Random thoughts on most things from A. M. Craig.

Thursday, December 20, 2007

Review: The Golden Compass

Turns out all the controversy in the world doesn't amount to much if the movie is just stupid.

The Golden Compass had a lot of promise that was wasted on hasty development and lackluster editing. The whole thing played out more like a series premier for some new show on ABC Family. One that would be lucky to see a second season, at that.

And if you're worried about your children losing their testimony over this flick, don't. They may question the studio executives' good judgment, but not their church leaders. They might question their own use of two hours and seven dollars, but probably not the time they spend in worship or with youth groups. In fact, it'll be a sharp kid that makes the connection between the Magesterium, the story's authoritarian, repressive evil empire, and any church they've ever been to.

And for all this controversy, I think it's amazing how much some simple things have been overlooked. The author of His Dark Materials, Philip Pullman, an ardent atheist, said himself that the series was about "killing god". Does that sound like a man who doesn't believe in god? If he wanted us to see the error of religious faith, he should have modeled the villain after the Great Wizard of OZ, a smoke and mirrors trickster creating an illusion. But no, the subject of such scorn in His Dark Materials is, in the story, a very real entity.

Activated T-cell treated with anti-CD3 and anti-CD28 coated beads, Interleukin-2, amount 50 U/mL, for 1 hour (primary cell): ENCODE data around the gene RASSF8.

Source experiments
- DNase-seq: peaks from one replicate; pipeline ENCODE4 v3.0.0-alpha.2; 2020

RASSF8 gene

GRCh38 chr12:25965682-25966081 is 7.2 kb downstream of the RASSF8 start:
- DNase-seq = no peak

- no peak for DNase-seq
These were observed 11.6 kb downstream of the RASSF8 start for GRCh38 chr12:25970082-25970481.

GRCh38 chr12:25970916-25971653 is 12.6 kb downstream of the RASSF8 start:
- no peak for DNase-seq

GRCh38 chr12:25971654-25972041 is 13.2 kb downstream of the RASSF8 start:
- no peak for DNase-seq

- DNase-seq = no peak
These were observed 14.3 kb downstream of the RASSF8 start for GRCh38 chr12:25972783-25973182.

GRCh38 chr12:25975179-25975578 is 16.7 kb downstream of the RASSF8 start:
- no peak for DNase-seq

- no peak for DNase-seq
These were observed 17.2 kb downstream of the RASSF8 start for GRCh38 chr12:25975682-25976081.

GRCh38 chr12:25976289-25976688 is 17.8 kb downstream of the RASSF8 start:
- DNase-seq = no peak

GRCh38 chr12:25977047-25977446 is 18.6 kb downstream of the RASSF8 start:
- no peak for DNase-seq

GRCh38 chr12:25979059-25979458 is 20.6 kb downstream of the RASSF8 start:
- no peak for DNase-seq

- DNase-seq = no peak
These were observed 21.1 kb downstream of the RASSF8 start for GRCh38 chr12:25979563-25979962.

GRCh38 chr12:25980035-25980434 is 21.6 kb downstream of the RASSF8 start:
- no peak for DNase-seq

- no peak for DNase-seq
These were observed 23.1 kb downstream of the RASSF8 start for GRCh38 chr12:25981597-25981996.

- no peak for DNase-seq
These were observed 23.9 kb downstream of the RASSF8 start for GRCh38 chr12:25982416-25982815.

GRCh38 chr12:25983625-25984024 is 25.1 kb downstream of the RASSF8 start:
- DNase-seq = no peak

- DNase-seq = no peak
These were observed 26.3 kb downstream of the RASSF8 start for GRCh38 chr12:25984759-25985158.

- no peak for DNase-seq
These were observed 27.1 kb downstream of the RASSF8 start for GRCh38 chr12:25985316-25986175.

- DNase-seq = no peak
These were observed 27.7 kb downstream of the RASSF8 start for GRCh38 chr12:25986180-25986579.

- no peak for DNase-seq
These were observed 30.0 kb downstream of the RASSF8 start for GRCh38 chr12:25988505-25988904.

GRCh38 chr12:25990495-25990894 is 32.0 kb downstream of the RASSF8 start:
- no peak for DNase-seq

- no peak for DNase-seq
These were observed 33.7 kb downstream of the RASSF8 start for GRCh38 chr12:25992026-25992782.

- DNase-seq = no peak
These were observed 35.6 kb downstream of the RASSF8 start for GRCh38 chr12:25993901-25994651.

These aren't the stories of a man who doesn't believe in god, they're the stories of a man who is mad at god.
Don't ask me what happened to Pullman to make him so upset at deity as to deny His existence. His father died young. His grandfather was a clergyman, maybe something happened there.

But when all is said and done, atheists can cry all day that they don't believe in god. I might just say I don't believe in any real atheist.

2 comments:

Asmond said...

Is it bad that I only want to see this movie because my parent's Stake President asked them not to? Also... interesting concluding paragraphs. Reminds me of the statement, "No atheists in foxholes."

j said...

In the later books, God is pretty much portrayed in a way similar to the Wizard of Oz (weak, impotent). I haven't seen the movie yet, mainly for the reasons you give about it not being that great of a movie.